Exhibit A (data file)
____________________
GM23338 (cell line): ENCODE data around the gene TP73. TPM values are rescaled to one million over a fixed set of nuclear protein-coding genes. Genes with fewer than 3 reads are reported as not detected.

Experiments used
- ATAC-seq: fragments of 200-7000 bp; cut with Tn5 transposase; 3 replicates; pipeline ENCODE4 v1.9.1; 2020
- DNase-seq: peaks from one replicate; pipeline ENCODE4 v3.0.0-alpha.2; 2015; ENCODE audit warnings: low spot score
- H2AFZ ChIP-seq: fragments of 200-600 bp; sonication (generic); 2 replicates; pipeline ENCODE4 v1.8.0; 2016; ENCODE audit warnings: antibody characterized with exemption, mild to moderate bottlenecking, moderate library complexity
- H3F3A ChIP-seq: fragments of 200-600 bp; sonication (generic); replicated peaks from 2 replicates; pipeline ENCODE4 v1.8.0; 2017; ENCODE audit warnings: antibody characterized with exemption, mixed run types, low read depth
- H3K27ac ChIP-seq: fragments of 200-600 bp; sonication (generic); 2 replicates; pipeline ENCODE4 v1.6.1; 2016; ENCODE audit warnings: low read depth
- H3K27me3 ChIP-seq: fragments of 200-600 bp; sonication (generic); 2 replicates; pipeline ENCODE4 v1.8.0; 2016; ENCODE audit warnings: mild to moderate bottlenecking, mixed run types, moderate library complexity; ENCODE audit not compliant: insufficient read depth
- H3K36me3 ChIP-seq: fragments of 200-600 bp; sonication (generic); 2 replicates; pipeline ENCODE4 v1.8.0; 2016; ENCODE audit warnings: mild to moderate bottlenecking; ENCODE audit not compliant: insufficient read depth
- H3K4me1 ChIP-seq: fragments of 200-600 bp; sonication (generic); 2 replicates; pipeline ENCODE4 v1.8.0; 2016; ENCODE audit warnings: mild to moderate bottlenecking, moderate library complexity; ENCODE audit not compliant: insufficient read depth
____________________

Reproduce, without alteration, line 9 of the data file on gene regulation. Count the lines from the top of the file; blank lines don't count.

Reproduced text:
- H3K36me3 ChIP-seq: fragments of 200-600 bp; sonication (generic); 2 replicates; pipeline ENCODE4 v1.8.0; 2016; ENCODE audit warnings: mild to moderate bottlenecking; ENCODE audit not compliant: insufficient read depth